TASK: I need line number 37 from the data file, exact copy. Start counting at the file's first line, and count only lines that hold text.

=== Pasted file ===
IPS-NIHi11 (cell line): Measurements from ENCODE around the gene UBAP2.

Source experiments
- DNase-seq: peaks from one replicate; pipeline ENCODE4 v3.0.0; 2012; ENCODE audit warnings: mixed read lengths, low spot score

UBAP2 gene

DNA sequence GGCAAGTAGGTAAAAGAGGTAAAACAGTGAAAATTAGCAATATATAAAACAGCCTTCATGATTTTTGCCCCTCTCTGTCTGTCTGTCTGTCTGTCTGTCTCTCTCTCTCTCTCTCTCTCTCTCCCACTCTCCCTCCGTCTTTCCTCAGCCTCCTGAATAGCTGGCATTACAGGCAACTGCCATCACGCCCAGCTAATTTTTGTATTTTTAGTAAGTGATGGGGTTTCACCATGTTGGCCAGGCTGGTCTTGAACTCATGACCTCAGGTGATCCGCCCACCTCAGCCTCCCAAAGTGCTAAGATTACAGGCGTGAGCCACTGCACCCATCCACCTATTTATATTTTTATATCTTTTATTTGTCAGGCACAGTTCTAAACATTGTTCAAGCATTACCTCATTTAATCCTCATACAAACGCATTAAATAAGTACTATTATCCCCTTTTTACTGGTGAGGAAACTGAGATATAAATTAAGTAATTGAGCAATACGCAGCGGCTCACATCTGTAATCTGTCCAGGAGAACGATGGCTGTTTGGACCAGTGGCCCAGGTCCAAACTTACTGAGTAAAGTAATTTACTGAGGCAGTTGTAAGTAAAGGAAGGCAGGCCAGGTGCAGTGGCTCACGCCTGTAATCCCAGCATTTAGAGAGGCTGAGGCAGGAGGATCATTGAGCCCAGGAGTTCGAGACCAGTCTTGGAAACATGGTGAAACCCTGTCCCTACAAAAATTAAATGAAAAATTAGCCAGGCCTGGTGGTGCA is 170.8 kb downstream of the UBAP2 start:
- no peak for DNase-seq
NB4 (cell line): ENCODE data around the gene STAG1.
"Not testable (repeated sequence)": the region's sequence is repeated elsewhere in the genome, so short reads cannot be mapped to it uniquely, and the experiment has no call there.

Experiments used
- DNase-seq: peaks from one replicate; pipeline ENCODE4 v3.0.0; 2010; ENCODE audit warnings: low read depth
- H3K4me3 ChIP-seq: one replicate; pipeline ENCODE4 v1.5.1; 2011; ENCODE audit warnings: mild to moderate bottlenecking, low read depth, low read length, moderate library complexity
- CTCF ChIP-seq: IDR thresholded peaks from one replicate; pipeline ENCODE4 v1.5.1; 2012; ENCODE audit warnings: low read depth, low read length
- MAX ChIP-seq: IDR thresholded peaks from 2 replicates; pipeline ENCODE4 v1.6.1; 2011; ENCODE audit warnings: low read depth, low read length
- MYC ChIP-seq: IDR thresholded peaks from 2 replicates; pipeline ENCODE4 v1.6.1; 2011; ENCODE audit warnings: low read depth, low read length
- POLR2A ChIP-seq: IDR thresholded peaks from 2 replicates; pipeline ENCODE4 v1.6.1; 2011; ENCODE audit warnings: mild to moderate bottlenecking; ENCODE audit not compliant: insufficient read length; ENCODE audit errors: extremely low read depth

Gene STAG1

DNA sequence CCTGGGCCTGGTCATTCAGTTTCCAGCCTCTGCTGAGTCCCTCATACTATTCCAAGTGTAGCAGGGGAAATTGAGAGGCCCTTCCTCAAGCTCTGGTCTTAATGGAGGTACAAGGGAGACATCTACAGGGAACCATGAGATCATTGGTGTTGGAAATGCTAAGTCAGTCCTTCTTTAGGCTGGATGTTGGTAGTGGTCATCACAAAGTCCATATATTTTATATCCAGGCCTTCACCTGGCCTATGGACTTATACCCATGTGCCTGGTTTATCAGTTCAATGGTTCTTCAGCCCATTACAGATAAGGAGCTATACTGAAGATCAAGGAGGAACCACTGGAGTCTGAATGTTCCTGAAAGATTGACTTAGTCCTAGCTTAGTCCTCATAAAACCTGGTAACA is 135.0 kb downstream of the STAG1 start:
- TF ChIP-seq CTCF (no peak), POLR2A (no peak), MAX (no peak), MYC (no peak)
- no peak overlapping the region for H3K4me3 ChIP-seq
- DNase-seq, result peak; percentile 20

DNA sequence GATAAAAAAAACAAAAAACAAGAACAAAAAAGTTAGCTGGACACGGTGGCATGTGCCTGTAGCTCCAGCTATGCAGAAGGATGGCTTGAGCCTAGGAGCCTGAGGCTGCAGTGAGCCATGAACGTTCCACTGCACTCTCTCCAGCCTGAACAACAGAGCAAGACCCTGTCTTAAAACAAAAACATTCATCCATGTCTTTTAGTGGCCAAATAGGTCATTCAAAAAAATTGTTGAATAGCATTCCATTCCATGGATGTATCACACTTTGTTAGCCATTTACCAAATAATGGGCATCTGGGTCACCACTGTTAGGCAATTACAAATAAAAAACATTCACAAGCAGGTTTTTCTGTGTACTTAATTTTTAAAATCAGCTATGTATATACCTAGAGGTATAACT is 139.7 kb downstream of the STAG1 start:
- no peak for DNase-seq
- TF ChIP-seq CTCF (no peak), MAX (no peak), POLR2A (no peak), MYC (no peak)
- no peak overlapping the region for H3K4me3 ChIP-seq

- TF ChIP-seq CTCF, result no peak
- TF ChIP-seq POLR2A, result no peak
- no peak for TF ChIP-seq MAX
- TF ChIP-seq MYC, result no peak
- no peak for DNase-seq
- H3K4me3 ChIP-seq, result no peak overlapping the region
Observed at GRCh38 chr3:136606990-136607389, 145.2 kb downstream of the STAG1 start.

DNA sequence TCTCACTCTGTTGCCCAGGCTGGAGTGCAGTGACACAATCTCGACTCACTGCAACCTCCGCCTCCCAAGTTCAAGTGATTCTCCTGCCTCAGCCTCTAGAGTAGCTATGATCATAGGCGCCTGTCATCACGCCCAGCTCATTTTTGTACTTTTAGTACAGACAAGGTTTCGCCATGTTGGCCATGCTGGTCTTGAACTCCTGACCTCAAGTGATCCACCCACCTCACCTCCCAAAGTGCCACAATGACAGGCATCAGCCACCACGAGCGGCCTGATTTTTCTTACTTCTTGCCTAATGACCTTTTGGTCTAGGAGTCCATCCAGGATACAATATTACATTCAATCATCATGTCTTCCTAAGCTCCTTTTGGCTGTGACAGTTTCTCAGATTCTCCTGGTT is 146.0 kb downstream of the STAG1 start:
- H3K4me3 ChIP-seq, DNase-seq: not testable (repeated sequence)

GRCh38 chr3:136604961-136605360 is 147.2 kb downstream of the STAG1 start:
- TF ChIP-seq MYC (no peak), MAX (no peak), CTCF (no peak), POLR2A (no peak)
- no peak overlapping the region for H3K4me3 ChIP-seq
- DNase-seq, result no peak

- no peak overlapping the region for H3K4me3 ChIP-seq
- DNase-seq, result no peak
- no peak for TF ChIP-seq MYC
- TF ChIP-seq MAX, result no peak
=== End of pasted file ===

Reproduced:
- DNase-seq, result no peak